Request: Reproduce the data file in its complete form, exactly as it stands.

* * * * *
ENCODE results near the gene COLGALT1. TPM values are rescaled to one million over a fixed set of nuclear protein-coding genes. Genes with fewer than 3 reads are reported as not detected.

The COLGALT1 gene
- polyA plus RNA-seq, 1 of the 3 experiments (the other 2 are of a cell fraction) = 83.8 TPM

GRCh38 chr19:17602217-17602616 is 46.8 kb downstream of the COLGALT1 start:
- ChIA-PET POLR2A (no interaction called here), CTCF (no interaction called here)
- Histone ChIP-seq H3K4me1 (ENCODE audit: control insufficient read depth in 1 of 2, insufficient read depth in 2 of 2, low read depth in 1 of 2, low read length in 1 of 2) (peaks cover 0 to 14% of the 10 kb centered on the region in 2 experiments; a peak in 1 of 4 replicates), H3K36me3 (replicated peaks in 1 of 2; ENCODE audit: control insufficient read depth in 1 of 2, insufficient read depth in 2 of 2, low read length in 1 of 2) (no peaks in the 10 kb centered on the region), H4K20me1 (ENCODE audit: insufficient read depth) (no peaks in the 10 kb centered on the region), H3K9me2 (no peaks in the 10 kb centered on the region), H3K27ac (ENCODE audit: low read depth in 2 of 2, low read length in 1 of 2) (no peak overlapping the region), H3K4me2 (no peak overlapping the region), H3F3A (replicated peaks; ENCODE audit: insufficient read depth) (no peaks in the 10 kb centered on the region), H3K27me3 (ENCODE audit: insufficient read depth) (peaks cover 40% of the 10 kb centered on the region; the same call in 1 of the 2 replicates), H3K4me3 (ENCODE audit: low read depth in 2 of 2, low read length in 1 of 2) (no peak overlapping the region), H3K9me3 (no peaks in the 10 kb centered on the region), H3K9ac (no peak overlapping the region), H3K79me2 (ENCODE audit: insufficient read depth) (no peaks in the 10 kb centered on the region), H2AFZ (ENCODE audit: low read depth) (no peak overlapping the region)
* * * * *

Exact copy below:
ENCODE results near the gene COLGALT1. TPM values are rescaled to one million over a fixed set of nuclear protein-coding genes. Genes with fewer than 3 reads are reported as not detected.

The COLGALT1 gene
- polyA plus RNA-seq, 1 of the 3 experiments (the other 2 are of a cell fraction) = 83.8 TPM

GRCh38 chr19:17602217-17602616 is 46.8 kb downstream of the COLGALT1 start:
- ChIA-PET POLR2A (no interaction called here), CTCF (no interaction called here)
- Histone ChIP-seq H3K4me1 (ENCODE audit: control insufficient read depth in 1 of 2, insufficient read depth in 2 of 2, low read depth in 1 of 2, low read length in 1 of 2) (peaks cover 0 to 14% of the 10 kb centered on the region in 2 experiments; a peak in 1 of 4 replicates), H3K36me3 (replicated peaks in 1 of 2; ENCODE audit: control insufficient read depth in 1 of 2, insufficient read depth in 2 of 2, low read length in 1 of 2) (no peaks in the 10 kb centered on the region), H4K20me1 (ENCODE audit: insufficient read depth) (no peaks in the 10 kb centered on the region), H3K9me2 (no peaks in the 10 kb centered on the region), H3K27ac (ENCODE audit: low read depth in 2 of 2, low read length in 1 of 2) (no peak overlapping the region), H3K4me2 (no peak overlapping the region), H3F3A (replicated peaks; ENCODE audit: insufficient read depth) (no peaks in the 10 kb centered on the region), H3K27me3 (ENCODE audit: insufficient read depth) (peaks cover 40% of the 10 kb centered on the region; the same call in 1 of the 2 replicates), H3K4me3 (ENCODE audit: low read depth in 2 of 2, low read length in 1 of 2) (no peak overlapping the region), H3K9me3 (no peaks in the 10 kb centered on the region), H3K9ac (no peak overlapping the region), H3K79me2 (ENCODE audit: insufficient read depth) (no peaks in the 10 kb centered on the region), H2AFZ (ENCODE audit: low read depth) (no peak overlapping the region)